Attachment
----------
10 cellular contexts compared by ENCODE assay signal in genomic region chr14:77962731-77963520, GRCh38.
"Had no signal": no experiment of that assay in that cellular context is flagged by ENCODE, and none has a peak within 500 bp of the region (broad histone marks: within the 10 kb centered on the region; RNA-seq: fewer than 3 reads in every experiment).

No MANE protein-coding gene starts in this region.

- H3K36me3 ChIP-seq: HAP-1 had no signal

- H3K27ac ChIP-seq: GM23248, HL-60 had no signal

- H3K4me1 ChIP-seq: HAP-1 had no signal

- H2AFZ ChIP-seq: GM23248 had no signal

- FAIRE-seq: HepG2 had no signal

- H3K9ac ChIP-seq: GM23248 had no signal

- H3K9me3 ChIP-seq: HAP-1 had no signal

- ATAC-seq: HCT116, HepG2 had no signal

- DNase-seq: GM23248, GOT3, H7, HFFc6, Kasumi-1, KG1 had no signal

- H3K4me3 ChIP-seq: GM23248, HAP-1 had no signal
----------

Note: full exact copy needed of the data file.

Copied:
10 cellular contexts compared by ENCODE assay signal in genomic region chr14:77962731-77963520, GRCh38.
"Had no signal": no experiment of that assay in that cellular context is flagged by ENCODE, and none has a peak within 500 bp of the region (broad histone marks: within the 10 kb centered on the region; RNA-seq: fewer than 3 reads in every experiment).

No MANE protein-coding gene starts in this region.

- H3K36me3 ChIP-seq: HAP-1 had no signal

- H3K27ac ChIP-seq: GM23248, HL-60 had no signal

- H3K4me1 ChIP-seq: HAP-1 had no signal

- H2AFZ ChIP-seq: GM23248 had no signal

- FAIRE-seq: HepG2 had no signal

- H3K9ac ChIP-seq: GM23248 had no signal

- H3K9me3 ChIP-seq: HAP-1 had no signal

- ATAC-seq: HCT116, HepG2 had no signal

- DNase-seq: GM23248, GOT3, H7, HFFc6, Kasumi-1, KG1 had no signal

- H3K4me3 ChIP-seq: GM23248, HAP-1 had no signal